Overall, the Boston Bruins have not played up to their usual standard through the opening stretch of the NHL’s return to play. The reward for relinquishing the No. 1 seed in the Eastern Conference was a Round 1 rematch with a very talented Carolina Hurricanes team. Despite some obvious rink rust, there have been some signs that the Bruins were starting to turn a corner as they entered their first-round clash with the ‘Canes.
These positives, however, have been outweighed by the overwhelming number of turnovers and defensive lapses resulting in a disappointing 1-5-0 record to date. Although they are currently deadlocked at a game apiece, some fans may be beginning to wonder, is it time for the Bruins to worry?
Health, Depth & the Fourth Line
This is the part where I calm everyone down, and we sing “Kumbaya” by the fireside. Whether the Bruins went 4-0 or 0-4 through the exhibition and round-robin, they were still guaranteed a playoff spot. While the club would have preferred to solidify the top seed, the most important aspects of these games were health, line chemistry, and shaking off the rush heading into the playoffs.
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One of the biggest positives heading into the round of 16 was the health of the Bruins’ lineup. As Nick Ritchie, Tuukka Rask and Ondrej Kase recently rejoined the club, the B’s are at nearly 100%. With only Kevan Miller remaining sidelined due to injury, Boston entered the playoffs with an uncharacteristically healthy lineup. When the club inevitably encounters further injury trouble throughout the playoffs, rookie Jake Studnicka has shown he is ready to step in and take on top nine responsibility.
Injuries and unexpected quarantines have forced the Bruins to shuffle their line combinations throughout training camp and into the first round of the playoffs. Along the way, head coach Bruce Cassidy has experimented with different combos in his middle six and has seen mixed results. The top line of Brad Marchand, David Pastrnak, and Patrice Bergeron has looked more comfortable with each game, and the rest of the lineup has shown chemistry in short spurts.
The fourth line, in particular, has looked solid through the first four return to play matchups, pressuring opposing defencemen on the forecheck, creating turnovers, and scoring a pair of blue-collar tallies. Looks can be deceiving, however.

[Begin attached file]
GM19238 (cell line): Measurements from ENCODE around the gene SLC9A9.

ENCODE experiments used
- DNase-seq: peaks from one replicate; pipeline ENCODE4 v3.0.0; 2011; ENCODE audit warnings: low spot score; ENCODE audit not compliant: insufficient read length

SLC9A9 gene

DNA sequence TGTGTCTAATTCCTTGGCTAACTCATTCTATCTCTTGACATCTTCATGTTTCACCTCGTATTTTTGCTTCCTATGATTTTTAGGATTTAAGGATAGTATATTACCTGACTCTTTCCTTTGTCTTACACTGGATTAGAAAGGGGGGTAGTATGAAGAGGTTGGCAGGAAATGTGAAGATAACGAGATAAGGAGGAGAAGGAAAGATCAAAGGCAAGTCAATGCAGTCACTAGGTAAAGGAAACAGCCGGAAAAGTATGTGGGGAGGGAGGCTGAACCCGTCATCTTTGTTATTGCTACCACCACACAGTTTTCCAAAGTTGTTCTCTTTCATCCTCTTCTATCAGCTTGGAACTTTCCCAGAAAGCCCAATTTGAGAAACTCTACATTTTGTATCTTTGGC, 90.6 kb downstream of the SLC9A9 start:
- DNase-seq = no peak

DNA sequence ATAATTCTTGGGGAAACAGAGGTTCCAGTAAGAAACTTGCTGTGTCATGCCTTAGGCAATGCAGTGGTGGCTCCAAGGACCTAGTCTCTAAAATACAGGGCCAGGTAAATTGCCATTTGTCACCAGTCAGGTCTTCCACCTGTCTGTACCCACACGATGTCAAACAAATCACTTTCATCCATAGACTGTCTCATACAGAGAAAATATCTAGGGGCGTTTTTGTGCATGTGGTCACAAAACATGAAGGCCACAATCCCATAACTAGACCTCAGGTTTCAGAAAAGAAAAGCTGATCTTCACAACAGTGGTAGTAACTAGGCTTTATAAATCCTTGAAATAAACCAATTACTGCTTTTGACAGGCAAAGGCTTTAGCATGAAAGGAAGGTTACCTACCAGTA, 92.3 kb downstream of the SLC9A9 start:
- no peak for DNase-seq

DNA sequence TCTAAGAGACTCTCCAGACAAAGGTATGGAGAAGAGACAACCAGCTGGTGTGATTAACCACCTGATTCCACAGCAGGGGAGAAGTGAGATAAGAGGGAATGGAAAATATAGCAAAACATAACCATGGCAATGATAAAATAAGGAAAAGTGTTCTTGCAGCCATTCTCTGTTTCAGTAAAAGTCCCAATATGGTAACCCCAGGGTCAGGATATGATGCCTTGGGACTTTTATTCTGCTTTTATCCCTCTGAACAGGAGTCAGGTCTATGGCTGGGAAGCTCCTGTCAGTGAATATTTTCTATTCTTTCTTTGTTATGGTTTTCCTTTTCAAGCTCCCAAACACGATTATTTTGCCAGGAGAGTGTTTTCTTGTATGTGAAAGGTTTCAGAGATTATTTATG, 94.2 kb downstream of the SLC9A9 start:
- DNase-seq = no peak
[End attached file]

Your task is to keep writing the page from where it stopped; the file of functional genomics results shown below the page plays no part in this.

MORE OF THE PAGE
The final positive takeaway from the Bruins’ return to play has been the incremental improvement we’ve seen with each passing game. The exhibition game against Columbus was a struggle for the reigning Presidents’ Trophy winners, and it was clear this was their first game action in nearly five months. The B’s started to look a little more comfortable against Philadelphia, but they really started to clean things up against Tampa Bay and Washington.
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As their touch and timing have slowly returned, the intensity has been taken to another level. Torey Krug responded with a fight after a questionable blindside hit to Brandon Carlo, and Marchand has been up to his usual agitation.
On the surface, the biggest negative coming from the Bruins return to playoff action has been the injury to Pastrnak. As players can only be designated as “Unfit to Play”, the true nature of Pasta’s absence from Game 2 will not be revealed, leaving fans and media to speculate on the mystery ailment. While it is a major blow to lose the reigning Rocket Richard Trophy winner for any duration, more concerning has been the bulk of the Bruins’ play through the first six games of their return to play schedule.
Although the Bruins’ play has slowly improved with each game, they have yet to return to the Presidents’ Trophy caliber we have become accustomed to for the majority of the season. They have struggled to find consistent chemistry in the top nine and several key blueliners have looked a step behind. Their team defense has also looked porous at times, getting burned by outside drives, allowing far too many cross-ice passes, and struggling to identify their defensive zone responsibilities.
Star Players & a Silent Power Play
Compounding their defensive struggles, The Bruins have clearly had difficulty shaking off the rust from the nearly five-month layoff. Through their first six games, they have gifted their opposition a staggering 93 giveaways, leading to some ugly possession numbers for a chunk of the team. While the “Perfection Line” of Marchand, Bergeron and Pastrnak has averaged 63.5% Corsi For, nine Bruins find themselves below the 50% mark, including key defenders Zdeno Chara (44%) and Brandon Carlo (49%).
If the Bruins hope to make any noise this postseason, they’re going to need their depth players to get their possession game going and commit to better puck management as overall.
Potentially the ugliest part of the Bruins’ game so far has been their power play. Although their puck movement has looked crisp at times, they have yet to find any form of consistency on the man advantage. Through six games, they have only capitalized on two of their 18 opportunities, resulting in a dismal 11.1 power play%. Had they been operating at their usual 25.2% clip, the B’s would have scored an extra 4.53 goals, potentially resulting in a higher seed, or more importantly, a possible 2-0 lead in their series with the Carolina Hurricanes.
Time to Panic?
Ultimately, the incremental improvements in the Bruins’ game should give fans a sense of cautious optimism. Although they fell short of expectations through the round-robin, two close games with the Hurricanes have shown that the B’s are ready for the playoff grind. If Pastrnak is able to return, and the club continues to improve as a whole, Boston should be able to put their slow start behind them in short order. Should they continue to stumble, however, that cautious optimism will quickly turn to panic in Beantown.